Sources of air pollution-related health impacts and benefits of radially applied transportation policies in 14 US cities

M. Omar Nawaz, Daven K. Henze, Susan C. Anenberg, Doyeon Y. Ahn, Daniel L. Goldberg, Christopher W. Tessum, Zoe A. Chafe

Research output: Contribution to journalArticlepeer-review

Abstract

As the world becomes increasingly urbanized, growing populations are exposed to poor ambient air quality and at risk of the associated health outcomes. Urban air quality is affected both by local sources of air pollution and sources outside city borders. Policy-makers who develop air quality policies need to know whether it is most effective to focus on local policies or to spend resources fostering larger regional air quality management cooperation. Identifying the fraction of air pollution exposure from emissions as a function of distance from the city is a critical element of air quality management design. We estimate the health burden associated with exposure to fine particulate matter (PM2.5), ozone (O3), and nitrogen dioxide (NO2) from county-level anthropogenic sources in and around 14 US cities; this analysis is a test-bed to conduct future global analyses. We use adjoint sensitivities calculated from the chemical transport model GEOS-Chem, high resolution satellite-derived surface concentrations of PM2.5 and NO2, and health impact assessment methods. For the 70.2 million people living in these cities, we estimate that 27,740 PM2.5- and O3-related premature deaths and 126,600 NO2-related new asthma cases were attributable to air pollution exposure in 2011. Development within the GEOS-Chem adjoint framework enables sectoral attribution and policy analysis in addition to the rote assessment of impact. We find that 70% of deaths and nearly 100% of these asthma cases were attributable to anthropogenic emissions. There is great variability in the sources of the anthropogenically-related health impacts; within-urban emissions make up 5% in Austin to 56% in Los Angeles and Phoenix (median: 31%) of urban premature deaths and 18% in Austin to 82% in Los Angeles (median: 59.5%) of new asthma cases, with the remaining portions attributable to emissions from outside the urban area. For each city, we estimate the air quality related health benefits associated with the adoption of a vehicle-miles-traveled fee in that city and in multiple spatial regions surrounding the city. The findings suggest that the proportion of urban air pollution that is regional is greater for premature deaths than new asthma cases and for the eastern US than the western US.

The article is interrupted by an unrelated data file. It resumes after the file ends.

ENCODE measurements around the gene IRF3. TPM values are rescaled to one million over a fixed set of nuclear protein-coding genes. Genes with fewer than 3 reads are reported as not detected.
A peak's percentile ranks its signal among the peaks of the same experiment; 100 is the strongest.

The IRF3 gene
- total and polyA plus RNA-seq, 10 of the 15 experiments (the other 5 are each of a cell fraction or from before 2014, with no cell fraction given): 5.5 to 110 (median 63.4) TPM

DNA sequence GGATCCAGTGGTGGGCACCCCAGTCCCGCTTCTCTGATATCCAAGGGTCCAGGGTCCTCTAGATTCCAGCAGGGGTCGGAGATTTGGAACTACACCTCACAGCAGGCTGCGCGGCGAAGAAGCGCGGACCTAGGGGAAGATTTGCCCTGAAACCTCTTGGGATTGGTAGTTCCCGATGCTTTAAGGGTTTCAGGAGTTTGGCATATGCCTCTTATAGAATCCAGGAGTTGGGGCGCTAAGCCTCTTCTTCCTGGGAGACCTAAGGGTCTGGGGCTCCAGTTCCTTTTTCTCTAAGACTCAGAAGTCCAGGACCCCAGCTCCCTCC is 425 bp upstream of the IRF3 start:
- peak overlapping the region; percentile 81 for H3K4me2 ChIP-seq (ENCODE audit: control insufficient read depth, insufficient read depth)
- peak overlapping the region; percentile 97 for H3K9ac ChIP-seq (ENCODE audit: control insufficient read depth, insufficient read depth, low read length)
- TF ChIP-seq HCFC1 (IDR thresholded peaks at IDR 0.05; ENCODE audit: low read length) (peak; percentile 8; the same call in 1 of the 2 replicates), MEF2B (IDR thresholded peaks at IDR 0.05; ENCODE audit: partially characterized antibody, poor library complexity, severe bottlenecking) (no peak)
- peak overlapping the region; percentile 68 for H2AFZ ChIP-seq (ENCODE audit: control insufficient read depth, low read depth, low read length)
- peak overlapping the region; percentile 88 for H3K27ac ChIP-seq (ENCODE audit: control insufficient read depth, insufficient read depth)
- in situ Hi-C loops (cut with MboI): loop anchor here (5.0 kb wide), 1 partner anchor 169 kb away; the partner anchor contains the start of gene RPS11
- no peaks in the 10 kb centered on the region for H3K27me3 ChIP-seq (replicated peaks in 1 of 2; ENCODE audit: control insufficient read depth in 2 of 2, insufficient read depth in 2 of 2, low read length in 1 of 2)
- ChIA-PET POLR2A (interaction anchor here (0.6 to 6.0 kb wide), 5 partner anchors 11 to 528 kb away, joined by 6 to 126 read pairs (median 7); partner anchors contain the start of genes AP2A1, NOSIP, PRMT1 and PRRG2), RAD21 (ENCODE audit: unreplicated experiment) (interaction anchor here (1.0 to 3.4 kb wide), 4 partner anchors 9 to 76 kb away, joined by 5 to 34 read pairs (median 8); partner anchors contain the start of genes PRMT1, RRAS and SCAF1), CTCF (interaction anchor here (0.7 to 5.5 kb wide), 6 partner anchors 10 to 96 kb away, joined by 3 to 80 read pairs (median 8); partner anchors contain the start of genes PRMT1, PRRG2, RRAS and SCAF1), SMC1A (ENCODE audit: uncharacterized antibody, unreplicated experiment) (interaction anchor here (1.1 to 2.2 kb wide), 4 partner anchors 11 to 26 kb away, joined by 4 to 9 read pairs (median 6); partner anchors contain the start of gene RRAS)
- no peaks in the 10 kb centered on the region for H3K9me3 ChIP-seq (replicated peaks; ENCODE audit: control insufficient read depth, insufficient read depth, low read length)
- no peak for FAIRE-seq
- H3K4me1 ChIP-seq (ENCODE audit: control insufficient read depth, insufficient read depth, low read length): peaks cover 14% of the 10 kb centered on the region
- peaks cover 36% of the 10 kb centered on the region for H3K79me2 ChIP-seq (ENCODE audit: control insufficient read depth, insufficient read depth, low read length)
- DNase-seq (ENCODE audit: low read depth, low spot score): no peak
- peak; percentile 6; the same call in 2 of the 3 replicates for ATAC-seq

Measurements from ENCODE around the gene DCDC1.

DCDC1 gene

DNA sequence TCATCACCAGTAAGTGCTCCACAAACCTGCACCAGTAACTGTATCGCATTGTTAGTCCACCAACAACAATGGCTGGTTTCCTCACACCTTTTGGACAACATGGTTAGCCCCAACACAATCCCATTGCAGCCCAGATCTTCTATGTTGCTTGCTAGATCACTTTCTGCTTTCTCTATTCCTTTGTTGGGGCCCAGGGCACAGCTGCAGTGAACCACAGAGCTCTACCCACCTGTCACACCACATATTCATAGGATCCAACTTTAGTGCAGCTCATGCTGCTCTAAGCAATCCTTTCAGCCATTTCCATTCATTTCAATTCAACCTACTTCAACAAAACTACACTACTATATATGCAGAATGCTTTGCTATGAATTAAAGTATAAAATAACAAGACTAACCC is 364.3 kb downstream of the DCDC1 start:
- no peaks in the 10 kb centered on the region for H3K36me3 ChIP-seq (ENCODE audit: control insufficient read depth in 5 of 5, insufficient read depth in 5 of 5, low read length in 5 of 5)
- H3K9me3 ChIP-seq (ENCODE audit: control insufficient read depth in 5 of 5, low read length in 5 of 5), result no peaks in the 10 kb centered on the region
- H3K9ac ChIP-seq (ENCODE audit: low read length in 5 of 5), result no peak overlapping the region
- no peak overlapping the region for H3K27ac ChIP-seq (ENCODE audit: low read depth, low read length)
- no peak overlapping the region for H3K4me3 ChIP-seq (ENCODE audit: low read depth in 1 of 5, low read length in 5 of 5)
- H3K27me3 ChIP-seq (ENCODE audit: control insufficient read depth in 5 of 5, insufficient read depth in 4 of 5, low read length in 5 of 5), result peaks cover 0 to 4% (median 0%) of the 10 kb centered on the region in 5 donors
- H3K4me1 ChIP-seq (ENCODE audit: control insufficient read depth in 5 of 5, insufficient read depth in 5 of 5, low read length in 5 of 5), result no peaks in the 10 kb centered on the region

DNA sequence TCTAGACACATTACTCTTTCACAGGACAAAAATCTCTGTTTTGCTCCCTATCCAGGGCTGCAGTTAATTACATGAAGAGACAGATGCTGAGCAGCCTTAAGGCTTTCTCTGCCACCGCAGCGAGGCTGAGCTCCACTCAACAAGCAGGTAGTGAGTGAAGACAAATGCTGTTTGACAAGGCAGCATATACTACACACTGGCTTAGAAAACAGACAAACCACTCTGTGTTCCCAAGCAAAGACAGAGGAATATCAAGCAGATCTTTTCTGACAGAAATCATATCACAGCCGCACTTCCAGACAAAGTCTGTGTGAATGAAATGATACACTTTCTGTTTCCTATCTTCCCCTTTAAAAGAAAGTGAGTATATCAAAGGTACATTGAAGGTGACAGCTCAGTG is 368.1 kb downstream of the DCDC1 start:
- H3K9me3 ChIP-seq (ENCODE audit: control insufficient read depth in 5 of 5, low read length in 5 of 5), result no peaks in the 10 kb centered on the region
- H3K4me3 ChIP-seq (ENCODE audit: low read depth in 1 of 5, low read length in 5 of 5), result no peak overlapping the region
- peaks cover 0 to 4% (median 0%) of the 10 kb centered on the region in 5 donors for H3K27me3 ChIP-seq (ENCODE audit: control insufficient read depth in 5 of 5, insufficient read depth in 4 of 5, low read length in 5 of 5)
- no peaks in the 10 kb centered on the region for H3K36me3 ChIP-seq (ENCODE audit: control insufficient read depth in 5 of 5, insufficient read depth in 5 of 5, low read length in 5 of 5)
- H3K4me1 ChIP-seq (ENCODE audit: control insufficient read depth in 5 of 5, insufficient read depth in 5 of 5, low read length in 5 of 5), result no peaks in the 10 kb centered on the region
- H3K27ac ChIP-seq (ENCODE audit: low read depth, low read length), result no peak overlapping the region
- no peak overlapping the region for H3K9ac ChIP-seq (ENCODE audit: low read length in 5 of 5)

Original languageEnglish (US)
Article number1102493
JournalFrontiers in Sustainable Cities
Volume5
DOIs
StatePublished - 2023

Keywords

  • NO
  • PM
  • adjoint
  • air quality
  • ozone
  • source attribution
  • urban

ASJC Scopus subject areas

  • Renewable Energy, Sustainability and the Environment
  • Urban Studies
  • Public Administration

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